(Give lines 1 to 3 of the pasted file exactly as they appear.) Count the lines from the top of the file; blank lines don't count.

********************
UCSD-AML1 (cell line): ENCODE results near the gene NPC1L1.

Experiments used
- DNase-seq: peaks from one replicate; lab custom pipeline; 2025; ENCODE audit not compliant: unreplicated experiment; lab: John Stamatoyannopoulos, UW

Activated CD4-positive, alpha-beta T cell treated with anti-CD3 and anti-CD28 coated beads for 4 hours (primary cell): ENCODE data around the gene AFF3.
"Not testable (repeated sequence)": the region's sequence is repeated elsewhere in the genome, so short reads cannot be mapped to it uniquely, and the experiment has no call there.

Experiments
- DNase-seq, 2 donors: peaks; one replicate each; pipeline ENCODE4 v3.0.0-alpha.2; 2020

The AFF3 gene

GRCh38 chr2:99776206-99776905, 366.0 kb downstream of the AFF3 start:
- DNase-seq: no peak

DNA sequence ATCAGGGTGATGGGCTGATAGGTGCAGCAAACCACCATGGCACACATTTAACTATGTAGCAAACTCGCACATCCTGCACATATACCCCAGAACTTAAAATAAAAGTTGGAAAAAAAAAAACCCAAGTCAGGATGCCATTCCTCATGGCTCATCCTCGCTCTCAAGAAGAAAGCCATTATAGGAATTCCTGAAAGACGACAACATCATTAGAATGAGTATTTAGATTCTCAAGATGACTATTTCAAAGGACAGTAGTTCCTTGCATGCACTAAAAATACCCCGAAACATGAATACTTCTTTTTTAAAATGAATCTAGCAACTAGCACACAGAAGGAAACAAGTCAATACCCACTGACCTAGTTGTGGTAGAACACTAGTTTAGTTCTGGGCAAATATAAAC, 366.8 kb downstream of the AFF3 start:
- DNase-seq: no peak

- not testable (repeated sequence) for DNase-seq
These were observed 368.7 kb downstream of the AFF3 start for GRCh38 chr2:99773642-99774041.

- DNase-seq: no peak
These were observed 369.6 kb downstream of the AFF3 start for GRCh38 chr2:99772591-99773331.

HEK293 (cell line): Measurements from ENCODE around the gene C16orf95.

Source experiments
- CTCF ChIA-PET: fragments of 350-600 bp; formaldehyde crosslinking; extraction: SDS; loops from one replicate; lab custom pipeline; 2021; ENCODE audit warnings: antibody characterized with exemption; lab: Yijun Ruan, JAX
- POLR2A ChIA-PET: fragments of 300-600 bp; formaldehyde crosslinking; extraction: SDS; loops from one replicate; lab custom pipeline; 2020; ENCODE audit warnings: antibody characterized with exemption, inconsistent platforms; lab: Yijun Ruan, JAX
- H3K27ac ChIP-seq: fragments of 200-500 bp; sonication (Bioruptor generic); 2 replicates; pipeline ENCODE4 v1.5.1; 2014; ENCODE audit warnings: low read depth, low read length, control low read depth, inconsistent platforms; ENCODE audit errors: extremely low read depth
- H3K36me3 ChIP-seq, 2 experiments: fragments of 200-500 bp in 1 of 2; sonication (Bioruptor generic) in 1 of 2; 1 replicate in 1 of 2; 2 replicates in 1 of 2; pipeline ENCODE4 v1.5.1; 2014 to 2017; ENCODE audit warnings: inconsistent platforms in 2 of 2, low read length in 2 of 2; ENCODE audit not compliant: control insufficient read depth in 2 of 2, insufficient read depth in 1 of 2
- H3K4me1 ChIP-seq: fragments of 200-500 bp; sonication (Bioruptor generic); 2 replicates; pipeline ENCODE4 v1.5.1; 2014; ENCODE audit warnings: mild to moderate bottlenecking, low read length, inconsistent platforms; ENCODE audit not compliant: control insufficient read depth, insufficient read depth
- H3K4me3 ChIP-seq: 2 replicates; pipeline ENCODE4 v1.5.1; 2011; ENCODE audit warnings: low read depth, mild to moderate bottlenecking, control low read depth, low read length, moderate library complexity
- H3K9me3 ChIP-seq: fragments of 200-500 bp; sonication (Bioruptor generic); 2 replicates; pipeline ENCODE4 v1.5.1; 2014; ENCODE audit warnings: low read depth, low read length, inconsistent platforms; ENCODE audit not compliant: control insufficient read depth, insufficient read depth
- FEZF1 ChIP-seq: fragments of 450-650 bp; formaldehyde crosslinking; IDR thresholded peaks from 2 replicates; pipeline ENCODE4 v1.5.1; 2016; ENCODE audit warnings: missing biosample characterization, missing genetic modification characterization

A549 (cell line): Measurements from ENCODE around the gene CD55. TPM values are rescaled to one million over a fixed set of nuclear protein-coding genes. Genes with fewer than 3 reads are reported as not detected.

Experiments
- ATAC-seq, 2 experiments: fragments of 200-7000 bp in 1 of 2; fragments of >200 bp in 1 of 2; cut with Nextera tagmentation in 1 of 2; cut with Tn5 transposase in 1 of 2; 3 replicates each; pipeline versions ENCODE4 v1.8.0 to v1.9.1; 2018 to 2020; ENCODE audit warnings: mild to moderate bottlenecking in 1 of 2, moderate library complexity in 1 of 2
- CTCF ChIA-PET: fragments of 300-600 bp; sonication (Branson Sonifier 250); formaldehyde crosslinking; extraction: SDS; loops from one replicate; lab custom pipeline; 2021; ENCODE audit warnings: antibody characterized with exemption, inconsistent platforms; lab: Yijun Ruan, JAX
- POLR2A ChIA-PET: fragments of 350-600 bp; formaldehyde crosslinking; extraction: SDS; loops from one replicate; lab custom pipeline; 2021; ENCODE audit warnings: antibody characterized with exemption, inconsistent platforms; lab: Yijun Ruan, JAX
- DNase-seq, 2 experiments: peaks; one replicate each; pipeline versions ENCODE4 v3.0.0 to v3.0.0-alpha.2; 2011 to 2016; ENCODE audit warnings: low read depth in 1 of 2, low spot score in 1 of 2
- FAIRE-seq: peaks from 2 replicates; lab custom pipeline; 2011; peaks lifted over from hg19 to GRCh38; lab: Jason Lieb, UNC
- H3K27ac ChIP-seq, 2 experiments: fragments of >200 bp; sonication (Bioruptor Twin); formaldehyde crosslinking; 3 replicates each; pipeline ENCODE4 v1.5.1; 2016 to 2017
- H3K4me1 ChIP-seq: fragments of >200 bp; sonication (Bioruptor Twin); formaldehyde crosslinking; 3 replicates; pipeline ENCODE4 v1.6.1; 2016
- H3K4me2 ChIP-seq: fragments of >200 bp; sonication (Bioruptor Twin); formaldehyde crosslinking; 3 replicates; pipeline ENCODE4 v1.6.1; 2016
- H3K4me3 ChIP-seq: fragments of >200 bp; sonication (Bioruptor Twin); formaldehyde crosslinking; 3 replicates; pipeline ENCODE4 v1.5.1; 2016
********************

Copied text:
UCSD-AML1 (cell line): ENCODE results near the gene NPC1L1.

Experiments used
- DNase-seq: peaks from one replicate; lab custom pipeline; 2025; ENCODE audit not compliant: unreplicated experiment; lab: John Stamatoyannopoulos, UW